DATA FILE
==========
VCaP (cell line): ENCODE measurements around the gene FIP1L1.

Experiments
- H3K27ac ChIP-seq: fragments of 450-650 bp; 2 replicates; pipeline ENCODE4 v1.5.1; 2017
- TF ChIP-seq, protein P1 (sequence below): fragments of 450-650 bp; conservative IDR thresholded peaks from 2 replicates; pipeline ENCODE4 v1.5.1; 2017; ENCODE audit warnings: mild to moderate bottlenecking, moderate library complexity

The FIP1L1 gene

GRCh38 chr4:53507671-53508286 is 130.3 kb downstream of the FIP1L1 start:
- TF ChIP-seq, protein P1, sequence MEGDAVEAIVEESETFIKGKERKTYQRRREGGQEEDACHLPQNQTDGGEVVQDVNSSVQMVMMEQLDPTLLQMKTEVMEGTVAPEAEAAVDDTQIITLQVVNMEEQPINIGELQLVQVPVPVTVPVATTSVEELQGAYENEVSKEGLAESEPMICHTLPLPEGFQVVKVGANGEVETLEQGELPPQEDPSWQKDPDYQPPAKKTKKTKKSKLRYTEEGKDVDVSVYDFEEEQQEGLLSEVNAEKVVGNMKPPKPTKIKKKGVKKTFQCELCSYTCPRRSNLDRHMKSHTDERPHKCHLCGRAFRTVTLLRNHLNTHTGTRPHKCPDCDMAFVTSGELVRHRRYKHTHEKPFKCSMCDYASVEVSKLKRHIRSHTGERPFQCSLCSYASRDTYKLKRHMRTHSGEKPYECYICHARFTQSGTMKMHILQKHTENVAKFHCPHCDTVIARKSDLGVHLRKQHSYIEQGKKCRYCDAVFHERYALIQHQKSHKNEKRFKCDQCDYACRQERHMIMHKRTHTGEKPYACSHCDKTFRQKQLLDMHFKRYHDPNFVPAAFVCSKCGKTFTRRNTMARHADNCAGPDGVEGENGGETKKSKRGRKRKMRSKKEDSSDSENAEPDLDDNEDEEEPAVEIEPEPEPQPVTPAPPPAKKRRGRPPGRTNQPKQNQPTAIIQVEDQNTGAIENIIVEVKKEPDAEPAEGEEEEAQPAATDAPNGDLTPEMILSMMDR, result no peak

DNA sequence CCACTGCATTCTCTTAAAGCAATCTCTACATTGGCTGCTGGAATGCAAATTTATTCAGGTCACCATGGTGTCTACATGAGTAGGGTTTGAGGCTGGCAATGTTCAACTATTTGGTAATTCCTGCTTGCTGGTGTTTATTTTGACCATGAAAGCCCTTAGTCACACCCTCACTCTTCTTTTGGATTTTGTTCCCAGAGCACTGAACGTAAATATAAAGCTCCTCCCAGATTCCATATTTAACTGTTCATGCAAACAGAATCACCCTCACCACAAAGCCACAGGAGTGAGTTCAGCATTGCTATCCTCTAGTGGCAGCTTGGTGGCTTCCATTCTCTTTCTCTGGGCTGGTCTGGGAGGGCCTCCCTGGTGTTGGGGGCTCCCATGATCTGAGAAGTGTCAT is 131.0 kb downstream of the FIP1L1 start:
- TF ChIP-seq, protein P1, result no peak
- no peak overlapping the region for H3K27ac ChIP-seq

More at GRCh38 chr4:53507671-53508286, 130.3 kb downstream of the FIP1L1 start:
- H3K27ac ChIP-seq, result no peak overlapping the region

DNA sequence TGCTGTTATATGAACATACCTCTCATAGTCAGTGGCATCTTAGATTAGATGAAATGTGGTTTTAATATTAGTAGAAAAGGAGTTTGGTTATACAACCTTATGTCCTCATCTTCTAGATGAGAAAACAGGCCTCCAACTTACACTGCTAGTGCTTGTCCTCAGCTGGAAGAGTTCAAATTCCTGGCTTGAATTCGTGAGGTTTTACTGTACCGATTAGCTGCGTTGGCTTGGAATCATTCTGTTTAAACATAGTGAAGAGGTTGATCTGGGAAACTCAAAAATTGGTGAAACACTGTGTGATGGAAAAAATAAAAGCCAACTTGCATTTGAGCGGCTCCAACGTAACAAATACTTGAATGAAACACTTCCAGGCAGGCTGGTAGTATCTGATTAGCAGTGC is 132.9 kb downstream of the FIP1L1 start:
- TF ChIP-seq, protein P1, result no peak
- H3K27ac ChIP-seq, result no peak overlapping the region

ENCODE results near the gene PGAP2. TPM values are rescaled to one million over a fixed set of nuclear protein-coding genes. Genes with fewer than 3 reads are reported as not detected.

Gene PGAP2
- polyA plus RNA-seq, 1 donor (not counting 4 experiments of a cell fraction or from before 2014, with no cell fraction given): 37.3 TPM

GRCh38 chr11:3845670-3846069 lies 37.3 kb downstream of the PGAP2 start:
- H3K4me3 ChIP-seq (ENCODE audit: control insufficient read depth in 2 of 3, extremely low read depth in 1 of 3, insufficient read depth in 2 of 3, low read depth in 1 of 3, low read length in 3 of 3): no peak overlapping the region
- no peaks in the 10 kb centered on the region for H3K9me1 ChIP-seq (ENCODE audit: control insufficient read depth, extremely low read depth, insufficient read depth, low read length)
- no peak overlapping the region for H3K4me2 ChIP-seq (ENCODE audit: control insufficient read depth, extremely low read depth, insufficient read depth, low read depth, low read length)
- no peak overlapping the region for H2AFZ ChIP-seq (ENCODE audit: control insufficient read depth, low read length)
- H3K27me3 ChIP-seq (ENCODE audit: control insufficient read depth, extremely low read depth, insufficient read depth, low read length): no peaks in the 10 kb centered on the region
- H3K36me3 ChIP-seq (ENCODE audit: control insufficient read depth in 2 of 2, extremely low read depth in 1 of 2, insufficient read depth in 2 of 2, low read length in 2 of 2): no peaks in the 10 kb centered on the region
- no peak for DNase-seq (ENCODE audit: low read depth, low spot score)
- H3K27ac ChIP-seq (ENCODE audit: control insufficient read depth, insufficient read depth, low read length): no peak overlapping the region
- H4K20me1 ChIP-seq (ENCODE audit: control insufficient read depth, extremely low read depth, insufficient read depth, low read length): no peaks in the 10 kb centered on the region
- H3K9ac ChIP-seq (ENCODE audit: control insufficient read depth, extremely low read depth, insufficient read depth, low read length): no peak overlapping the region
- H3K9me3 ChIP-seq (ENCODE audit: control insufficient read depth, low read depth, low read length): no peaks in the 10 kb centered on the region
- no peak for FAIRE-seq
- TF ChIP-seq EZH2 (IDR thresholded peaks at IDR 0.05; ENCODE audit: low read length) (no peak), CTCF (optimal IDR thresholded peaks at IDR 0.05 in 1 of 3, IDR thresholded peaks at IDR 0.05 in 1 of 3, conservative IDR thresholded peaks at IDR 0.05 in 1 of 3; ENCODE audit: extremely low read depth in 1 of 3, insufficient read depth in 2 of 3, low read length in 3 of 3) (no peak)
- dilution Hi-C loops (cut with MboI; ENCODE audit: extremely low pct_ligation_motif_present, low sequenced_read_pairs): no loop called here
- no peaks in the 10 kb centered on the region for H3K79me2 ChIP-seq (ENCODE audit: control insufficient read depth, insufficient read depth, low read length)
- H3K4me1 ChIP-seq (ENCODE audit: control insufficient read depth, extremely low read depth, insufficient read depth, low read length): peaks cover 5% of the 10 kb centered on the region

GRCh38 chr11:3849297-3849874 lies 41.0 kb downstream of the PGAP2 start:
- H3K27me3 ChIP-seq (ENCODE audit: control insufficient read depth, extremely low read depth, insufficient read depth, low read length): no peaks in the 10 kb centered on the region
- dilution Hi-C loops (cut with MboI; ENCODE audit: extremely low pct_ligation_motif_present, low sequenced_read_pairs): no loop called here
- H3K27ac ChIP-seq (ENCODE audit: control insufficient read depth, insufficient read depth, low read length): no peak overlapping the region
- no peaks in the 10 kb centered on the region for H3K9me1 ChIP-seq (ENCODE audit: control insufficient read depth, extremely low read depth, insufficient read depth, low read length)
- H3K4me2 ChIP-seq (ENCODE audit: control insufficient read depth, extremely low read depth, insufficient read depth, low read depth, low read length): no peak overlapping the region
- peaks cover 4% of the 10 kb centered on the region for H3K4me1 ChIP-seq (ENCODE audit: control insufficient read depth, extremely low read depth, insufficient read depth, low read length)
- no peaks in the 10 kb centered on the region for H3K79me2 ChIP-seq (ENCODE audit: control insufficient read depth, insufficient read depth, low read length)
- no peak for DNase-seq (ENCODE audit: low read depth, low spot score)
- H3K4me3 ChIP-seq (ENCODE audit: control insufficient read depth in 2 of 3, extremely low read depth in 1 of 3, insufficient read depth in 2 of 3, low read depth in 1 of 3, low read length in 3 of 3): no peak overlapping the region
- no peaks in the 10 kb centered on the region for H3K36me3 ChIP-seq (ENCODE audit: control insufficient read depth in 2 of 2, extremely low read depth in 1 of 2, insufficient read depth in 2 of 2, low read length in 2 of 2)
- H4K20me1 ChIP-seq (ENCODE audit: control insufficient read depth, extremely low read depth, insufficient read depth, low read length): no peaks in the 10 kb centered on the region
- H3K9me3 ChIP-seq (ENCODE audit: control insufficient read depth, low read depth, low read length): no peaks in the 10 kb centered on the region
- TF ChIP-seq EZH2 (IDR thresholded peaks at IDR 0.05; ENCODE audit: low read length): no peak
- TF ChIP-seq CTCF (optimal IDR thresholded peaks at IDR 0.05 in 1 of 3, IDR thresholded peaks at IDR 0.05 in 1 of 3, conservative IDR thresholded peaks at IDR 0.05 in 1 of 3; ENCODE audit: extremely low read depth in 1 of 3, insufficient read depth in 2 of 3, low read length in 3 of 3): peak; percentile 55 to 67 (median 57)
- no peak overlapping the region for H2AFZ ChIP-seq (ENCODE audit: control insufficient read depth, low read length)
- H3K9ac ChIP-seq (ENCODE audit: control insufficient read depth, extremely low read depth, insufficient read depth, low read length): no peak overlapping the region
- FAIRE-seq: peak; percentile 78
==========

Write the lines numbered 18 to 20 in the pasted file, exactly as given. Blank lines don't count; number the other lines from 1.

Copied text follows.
- polyA plus RNA-seq, 1 donor (not counting 4 experiments of a cell fraction or from before 2014, with no cell fraction given): 37.3 TPM

GRCh38 chr11:3845670-3846069 lies 37.3 kb downstream of the PGAP2 start:
- H3K4me3 ChIP-seq (ENCODE audit: control insufficient read depth in 2 of 3, extremely low read depth in 1 of 3, insufficient read depth in 2 of 3, low read depth in 1 of 3, low read length in 3 of 3): no peak overlapping the region